I follow a few educational blogs that often include visually enticing infographics - "visual representations of information, data, or knowledge intended to present complex information quickly and clearly" (Wikipedia). Recently one of these infographics created by Mia MacMeekin was included in an Edudemic post (no longer online) entitled Teamwork in Schools - it inspired the idea for Team Building Cards.
With Mia's permission (thanks Mia!!) I took the information from the inforgraphic and created a set of 24 printable/usable cards for face-to-face group work (find them at the FUNdoing Resources page). Below is a working list of ideas for how we could use the cards. Since I just printed out my first set on card stock paper I haven't tested them out yet. If more ideas surface I'll share them later. If you find additional uses, please share and I will pass them along through another post.
Each card has a "team building" term along with a suggestion as to it's meaning (other meanings can be used as well). Here are the 24 terms in the set: Set Rules, Try, Scrap, Offer, Open, Suggest, Help, Relax, Team Build, Contact, Listen, Engage, Acknowledge, Ask, Discuss, Share, Party, Complement, Forgive, Appoint, Cooperate, Privacy, Dispute, Feedback. There are some interesting terms here with a wide variety of meanings - check out the cards for more.
Spread out the cards on the floor or a table and provide one of the following prompts:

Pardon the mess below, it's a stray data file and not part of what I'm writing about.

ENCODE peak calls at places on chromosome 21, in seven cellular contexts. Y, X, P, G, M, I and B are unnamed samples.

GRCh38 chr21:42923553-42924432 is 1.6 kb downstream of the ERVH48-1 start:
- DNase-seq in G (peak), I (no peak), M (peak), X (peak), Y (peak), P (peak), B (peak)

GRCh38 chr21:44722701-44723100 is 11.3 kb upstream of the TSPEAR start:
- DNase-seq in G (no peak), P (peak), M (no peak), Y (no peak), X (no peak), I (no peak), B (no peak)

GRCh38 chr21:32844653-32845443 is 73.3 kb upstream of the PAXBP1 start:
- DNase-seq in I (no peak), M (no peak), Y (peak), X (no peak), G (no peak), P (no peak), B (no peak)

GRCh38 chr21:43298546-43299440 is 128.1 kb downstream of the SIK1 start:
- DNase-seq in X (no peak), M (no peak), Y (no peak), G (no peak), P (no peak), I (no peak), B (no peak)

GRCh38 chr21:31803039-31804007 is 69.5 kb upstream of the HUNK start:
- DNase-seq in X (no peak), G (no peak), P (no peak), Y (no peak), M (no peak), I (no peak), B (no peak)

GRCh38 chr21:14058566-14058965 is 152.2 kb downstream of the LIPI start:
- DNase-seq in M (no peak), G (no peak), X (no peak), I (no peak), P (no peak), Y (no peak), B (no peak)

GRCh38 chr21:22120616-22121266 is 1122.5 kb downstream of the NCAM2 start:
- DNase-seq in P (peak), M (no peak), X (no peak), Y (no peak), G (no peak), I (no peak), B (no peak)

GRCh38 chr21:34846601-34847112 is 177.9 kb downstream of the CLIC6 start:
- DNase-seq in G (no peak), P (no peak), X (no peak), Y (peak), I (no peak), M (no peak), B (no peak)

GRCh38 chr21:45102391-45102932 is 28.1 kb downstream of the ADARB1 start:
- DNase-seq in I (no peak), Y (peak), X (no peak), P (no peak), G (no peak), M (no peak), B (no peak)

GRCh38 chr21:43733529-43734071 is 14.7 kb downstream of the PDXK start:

As the group facilitator, choose ten cards/terms from the deck that you believe/feel the group can benefit from and lay them out on the floor or table. Now ask the group to rank the cards in order of importance to them. This might be a challenging process so be flexible with the outcome.
Lay all the cards face down on the floor or table and have participants choose one at random and then talk about why they think this card was meant to be picked up (like a Fortune Cookie).
Let me know how it goes! Leave me a comment.
All the best,
Dr. Chris Cavert is an internationally known author, speaker, and trainer in the area of adventure-based activity programming and its relation to community and pro-social behavior development.
This blog is a space for hands-on programable fun - energetic activities and ideas that can be used as a means to bring people together; activities and ideas we as educators can add to our social development curriculums.